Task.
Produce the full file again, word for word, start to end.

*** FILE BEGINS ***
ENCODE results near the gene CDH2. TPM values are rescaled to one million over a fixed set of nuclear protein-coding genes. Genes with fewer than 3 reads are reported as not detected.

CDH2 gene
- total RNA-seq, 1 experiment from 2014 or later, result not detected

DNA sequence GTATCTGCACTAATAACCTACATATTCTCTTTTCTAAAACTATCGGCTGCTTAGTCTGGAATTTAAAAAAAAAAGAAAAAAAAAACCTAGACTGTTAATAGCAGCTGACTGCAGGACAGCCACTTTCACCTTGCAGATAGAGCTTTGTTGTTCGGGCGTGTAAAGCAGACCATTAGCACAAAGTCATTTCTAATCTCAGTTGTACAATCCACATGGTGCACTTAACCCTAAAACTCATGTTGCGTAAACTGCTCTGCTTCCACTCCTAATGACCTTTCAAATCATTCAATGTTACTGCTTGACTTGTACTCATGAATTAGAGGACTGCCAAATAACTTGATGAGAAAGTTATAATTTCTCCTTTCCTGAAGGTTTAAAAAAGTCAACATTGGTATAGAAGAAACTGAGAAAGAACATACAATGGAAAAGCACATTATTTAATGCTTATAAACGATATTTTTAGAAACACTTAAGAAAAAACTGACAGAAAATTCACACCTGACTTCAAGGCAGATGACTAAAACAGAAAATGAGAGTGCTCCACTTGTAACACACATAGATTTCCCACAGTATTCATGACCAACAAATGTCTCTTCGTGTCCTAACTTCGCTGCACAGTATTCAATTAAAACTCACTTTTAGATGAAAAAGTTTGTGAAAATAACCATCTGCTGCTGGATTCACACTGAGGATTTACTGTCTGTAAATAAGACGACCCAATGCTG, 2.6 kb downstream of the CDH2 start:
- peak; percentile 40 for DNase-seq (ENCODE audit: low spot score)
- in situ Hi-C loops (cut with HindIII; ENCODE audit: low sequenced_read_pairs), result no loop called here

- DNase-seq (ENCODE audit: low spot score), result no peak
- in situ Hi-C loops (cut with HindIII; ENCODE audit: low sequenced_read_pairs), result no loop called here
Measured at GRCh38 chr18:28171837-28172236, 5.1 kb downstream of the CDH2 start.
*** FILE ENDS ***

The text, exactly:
ENCODE results near the gene CDH2. TPM values are rescaled to one million over a fixed set of nuclear protein-coding genes. Genes with fewer than 3 reads are reported as not detected.

CDH2 gene
- total RNA-seq, 1 experiment from 2014 or later, result not detected

DNA sequence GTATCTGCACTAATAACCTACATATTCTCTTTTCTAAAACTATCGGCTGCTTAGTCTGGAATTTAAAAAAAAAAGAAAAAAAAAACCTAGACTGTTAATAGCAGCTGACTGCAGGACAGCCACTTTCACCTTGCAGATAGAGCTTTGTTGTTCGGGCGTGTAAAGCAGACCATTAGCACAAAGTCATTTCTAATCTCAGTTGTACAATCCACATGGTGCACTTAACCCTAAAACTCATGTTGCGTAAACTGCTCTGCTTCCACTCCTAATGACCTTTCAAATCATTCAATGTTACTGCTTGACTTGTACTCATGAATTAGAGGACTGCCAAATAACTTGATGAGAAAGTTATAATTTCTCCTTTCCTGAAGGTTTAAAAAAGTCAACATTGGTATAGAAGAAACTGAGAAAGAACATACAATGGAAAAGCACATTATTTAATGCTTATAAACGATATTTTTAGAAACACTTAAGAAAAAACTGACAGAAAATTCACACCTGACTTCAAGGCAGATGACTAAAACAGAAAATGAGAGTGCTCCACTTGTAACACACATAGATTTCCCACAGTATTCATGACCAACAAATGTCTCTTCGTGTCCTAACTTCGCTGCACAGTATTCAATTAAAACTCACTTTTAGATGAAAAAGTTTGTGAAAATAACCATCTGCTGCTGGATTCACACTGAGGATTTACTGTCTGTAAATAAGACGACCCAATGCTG, 2.6 kb downstream of the CDH2 start:
- peak; percentile 40 for DNase-seq (ENCODE audit: low spot score)
- in situ Hi-C loops (cut with HindIII; ENCODE audit: low sequenced_read_pairs), result no loop called here

- DNase-seq (ENCODE audit: low spot score), result no peak
- in situ Hi-C loops (cut with HindIII; ENCODE audit: low sequenced_read_pairs), result no loop called here
Measured at GRCh38 chr18:28171837-28172236, 5.1 kb downstream of the CDH2 start.